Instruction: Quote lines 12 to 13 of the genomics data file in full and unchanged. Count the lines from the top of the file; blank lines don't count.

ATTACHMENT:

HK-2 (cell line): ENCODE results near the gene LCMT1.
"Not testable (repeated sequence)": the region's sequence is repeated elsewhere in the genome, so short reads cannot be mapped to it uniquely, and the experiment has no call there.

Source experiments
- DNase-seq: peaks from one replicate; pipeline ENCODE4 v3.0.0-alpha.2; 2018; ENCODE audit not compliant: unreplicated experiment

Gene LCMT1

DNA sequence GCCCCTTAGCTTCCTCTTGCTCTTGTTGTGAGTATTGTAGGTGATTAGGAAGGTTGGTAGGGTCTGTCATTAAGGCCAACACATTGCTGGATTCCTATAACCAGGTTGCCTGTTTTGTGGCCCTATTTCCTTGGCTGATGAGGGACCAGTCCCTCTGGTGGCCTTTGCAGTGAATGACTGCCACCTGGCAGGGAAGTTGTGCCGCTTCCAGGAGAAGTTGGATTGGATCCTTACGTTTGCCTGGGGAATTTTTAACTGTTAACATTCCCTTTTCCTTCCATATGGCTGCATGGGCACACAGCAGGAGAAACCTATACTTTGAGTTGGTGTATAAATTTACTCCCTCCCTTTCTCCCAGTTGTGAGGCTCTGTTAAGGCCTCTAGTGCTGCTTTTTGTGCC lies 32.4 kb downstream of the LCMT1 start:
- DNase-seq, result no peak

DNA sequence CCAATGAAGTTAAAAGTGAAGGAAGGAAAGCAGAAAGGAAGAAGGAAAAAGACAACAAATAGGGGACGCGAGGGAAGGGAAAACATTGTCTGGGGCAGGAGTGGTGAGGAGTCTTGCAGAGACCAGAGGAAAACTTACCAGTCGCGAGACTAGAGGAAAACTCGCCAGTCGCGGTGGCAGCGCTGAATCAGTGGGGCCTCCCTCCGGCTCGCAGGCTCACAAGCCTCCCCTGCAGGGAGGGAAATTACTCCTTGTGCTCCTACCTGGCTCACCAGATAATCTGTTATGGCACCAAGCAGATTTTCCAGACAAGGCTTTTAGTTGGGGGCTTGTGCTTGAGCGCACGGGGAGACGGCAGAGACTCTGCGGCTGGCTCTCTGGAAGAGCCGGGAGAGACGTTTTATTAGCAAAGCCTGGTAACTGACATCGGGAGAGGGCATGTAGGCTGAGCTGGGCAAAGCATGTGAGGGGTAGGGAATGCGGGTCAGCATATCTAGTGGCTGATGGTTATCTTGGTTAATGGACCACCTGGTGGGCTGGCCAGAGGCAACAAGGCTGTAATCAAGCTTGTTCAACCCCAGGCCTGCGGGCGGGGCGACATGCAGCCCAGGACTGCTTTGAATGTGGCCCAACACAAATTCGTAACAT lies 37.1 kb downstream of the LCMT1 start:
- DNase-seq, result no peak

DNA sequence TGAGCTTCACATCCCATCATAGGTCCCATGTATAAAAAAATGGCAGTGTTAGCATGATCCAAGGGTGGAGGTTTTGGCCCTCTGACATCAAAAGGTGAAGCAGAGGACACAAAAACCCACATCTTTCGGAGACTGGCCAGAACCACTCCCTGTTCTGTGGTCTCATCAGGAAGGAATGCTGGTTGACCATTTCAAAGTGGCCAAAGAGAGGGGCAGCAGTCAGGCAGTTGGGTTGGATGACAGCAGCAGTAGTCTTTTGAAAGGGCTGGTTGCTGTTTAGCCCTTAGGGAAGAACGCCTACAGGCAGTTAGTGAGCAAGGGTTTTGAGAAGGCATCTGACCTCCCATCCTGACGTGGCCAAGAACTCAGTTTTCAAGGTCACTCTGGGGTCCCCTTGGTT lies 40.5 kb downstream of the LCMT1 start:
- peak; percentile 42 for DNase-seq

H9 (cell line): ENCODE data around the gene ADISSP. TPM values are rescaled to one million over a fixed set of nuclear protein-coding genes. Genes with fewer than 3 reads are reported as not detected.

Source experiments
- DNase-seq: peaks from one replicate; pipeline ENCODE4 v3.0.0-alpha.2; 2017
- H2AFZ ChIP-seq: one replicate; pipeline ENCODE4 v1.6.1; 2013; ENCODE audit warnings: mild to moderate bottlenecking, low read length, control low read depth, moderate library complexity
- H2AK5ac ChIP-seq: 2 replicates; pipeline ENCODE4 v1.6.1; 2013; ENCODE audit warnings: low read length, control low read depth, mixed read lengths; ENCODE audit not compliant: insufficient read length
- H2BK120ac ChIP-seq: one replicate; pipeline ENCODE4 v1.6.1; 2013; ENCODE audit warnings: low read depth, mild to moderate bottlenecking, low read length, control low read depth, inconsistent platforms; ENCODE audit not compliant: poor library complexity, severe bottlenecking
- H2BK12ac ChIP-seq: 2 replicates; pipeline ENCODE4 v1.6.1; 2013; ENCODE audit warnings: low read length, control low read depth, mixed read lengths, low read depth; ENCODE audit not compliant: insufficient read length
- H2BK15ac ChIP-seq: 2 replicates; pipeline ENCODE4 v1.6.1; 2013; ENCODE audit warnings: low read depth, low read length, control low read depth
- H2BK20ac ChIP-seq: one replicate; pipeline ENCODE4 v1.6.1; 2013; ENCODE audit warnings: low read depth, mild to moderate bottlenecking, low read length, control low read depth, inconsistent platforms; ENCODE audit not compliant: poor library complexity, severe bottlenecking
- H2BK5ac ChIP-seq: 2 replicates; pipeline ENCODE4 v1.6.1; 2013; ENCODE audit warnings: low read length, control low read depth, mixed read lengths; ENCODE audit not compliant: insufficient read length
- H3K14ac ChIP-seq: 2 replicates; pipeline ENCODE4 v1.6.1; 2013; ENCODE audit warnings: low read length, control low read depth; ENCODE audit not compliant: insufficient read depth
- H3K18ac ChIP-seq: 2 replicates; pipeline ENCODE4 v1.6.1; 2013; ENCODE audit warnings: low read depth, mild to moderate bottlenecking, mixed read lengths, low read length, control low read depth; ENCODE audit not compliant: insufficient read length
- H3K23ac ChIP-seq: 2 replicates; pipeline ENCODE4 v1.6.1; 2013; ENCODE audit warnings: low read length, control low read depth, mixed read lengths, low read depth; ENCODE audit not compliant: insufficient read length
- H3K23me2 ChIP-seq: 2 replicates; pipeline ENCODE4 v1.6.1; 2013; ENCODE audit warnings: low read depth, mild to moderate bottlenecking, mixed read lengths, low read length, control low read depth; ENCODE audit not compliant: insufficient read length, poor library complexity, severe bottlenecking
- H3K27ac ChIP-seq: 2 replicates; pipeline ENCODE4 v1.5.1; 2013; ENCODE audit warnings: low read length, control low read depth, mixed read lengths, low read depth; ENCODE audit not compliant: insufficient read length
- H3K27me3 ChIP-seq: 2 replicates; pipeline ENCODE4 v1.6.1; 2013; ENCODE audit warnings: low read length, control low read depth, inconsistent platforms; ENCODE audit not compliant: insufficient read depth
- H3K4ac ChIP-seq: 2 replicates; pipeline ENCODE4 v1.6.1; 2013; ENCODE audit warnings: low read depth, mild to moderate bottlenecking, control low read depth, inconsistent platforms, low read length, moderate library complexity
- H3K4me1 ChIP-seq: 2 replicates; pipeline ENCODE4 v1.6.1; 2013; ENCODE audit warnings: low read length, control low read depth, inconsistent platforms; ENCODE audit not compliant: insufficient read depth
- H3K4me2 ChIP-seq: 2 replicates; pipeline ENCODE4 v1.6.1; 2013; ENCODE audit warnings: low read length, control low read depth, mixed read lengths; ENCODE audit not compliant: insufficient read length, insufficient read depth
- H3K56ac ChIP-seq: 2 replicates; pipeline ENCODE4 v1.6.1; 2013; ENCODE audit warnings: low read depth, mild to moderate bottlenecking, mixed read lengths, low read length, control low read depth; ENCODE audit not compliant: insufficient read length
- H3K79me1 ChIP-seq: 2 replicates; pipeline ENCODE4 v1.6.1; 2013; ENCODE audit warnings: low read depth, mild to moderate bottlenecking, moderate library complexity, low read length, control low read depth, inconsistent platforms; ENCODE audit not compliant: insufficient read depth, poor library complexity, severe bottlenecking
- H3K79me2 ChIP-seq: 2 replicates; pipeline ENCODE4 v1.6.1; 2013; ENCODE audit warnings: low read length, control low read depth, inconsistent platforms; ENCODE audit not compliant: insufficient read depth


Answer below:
H9 (cell line): ENCODE data around the gene ADISSP. TPM values are rescaled to one million over a fixed set of nuclear protein-coding genes. Genes with fewer than 3 reads are reported as not detected.

Source experiments